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Energy Services Toolkit
Book Information


The energy industry - particularly the electricity industry - is central to the prosperity of economies and to social welfare. The availability of electric supply is essential for both economic development and quality of life. It is also a critical requirement for human development.

By its very nature, the energy services industry in general and the electricity industry in particular is capital intensive, technologically sophisticated, and, in developing countries as well as in many developed ones, highly dependent on foreign trade, services, and investment.

That dependence derives from, among other things, lack of sufficient domestic capital, lack of trained personnel, and the fact that manufacturing of needed technology and fuel is often located outside the national boundaries of most developing countries. Thus, the development of the electricity industry, whose purpose is focused on domestic needs, is inextricably linked to the global flow of capital, equipment, fuels, and services.

The result is that the regulatory regime designed to meet the requirements of the domestic market is inevitably compelled to interface with international trade and the rules surrounding it.

This paper examines three levels of regulatory activity with respect to electricity services and assesses how each might interface with applicable trade rules and agreements.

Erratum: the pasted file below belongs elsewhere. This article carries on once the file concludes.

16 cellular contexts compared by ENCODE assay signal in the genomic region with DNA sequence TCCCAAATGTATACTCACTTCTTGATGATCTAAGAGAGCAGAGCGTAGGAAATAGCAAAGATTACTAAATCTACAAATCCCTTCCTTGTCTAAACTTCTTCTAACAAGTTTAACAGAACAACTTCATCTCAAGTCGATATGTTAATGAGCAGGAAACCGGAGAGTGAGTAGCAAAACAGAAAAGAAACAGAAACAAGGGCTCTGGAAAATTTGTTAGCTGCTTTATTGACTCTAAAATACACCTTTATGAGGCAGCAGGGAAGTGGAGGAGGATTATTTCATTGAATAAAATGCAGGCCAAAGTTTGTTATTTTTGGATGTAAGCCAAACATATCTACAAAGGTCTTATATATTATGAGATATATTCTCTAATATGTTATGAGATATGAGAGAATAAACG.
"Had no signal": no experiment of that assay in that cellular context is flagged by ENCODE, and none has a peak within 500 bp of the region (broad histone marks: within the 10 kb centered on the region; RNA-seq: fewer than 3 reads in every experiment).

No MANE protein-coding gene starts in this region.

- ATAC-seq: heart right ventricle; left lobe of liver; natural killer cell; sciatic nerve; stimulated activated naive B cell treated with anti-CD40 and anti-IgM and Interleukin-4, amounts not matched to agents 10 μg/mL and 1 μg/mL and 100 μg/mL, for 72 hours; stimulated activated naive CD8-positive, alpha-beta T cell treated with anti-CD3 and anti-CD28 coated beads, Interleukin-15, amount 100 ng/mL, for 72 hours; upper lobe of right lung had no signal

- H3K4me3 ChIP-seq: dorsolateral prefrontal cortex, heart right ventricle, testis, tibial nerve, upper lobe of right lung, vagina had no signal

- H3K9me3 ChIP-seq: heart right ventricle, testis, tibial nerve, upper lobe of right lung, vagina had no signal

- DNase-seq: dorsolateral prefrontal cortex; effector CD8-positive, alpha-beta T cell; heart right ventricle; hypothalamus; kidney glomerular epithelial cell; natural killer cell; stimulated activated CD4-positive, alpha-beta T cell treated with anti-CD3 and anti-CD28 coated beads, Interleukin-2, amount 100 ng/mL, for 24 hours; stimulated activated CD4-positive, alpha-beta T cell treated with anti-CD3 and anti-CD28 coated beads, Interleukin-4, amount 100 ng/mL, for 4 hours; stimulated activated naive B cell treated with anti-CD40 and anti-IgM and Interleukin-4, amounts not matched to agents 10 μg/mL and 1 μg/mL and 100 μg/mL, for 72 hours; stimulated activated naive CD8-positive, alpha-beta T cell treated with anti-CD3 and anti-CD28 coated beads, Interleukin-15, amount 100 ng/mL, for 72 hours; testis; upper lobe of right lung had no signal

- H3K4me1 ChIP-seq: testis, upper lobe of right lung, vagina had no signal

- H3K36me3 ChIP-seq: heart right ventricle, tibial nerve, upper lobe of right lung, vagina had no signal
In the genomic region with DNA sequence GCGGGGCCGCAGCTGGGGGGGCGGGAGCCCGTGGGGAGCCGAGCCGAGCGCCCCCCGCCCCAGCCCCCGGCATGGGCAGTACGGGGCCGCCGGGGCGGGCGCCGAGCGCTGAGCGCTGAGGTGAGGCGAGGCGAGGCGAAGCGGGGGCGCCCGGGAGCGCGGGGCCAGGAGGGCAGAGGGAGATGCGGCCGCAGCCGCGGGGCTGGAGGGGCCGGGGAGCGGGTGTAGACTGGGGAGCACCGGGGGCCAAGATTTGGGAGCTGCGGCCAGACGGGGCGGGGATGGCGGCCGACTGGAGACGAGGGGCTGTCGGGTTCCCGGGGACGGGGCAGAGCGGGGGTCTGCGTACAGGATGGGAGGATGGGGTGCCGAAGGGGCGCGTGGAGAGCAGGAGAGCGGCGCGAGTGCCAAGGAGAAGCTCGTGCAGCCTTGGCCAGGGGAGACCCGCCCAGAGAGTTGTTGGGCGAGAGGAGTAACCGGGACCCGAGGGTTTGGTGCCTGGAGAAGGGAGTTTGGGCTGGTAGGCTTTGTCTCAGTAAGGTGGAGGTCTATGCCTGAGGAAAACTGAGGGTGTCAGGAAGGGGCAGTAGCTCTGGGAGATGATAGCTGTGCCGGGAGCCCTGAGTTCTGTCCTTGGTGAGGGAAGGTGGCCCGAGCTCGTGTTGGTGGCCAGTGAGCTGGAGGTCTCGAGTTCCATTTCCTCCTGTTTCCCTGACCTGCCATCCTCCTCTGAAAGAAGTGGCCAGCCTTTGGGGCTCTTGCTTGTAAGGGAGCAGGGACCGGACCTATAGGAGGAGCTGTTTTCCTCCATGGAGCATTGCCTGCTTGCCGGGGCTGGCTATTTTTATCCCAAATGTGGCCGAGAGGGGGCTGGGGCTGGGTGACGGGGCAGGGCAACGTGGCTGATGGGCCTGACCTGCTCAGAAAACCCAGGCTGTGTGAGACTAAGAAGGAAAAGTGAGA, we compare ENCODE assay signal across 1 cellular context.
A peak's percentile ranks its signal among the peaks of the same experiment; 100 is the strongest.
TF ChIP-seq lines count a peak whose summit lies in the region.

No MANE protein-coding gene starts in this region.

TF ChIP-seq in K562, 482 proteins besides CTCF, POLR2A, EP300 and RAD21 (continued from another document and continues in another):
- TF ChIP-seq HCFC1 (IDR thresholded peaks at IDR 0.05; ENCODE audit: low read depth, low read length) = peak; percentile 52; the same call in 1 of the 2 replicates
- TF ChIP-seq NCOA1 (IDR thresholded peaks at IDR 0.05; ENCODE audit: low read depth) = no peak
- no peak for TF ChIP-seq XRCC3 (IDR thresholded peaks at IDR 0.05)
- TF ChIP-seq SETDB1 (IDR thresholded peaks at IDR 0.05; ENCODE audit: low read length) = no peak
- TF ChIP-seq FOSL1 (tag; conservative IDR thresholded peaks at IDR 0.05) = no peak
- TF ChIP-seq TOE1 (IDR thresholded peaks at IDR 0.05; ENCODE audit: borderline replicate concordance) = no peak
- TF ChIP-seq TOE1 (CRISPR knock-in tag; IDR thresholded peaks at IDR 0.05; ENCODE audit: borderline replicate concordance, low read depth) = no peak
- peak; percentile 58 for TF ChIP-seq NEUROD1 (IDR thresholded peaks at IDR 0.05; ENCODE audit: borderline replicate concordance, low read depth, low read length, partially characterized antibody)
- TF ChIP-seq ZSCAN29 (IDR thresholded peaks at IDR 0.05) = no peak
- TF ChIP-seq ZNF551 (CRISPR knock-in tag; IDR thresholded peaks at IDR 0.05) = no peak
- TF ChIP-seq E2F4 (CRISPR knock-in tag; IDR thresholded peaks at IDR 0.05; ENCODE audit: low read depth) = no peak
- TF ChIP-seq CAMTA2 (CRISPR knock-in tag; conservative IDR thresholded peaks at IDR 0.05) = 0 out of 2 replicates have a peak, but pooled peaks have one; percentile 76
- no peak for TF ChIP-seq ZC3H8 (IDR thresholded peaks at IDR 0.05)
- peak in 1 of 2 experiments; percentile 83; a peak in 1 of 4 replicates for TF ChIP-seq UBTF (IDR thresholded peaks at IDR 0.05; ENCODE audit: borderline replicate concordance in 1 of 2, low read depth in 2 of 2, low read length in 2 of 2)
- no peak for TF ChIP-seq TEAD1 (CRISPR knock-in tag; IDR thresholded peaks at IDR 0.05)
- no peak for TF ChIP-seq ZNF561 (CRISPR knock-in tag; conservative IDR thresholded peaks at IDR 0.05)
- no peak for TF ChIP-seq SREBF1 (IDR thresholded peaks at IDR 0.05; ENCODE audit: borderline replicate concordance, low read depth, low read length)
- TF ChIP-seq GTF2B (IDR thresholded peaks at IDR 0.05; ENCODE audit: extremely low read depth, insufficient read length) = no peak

The emphasis in this paper is on Level 1: Regulation that is an inherent and necessary part of the oversight of power services, as is most essential to regulation of the energy services and the area where potential conflicts between trade and regulatory considerations can be most consequential.

The paper begins by discussing the current international legal framework as it applies to the intersection of energy services regulation and international trade, examining the most relevant current provisions and some of the emerging trends in international trade regulation.

The objective of the discussion is to draw policy implications for developing countries on how to harvest development gains from the regulatory frameworks in the context of a changing trade environment. To do that, there is a three-part discussion of the intersection of potential regulatory and trade issues, focusing first (and primarily) on those most essential to the regulatory enterprise, and then turning to discussions of issues less central to regulation (though potentially important to public policy).

The “Final Remarks” section highlights some of the key issues identified in the paper.


Energy Services Toolkit (UNCTAD/DITC/TNCD/2017/1)

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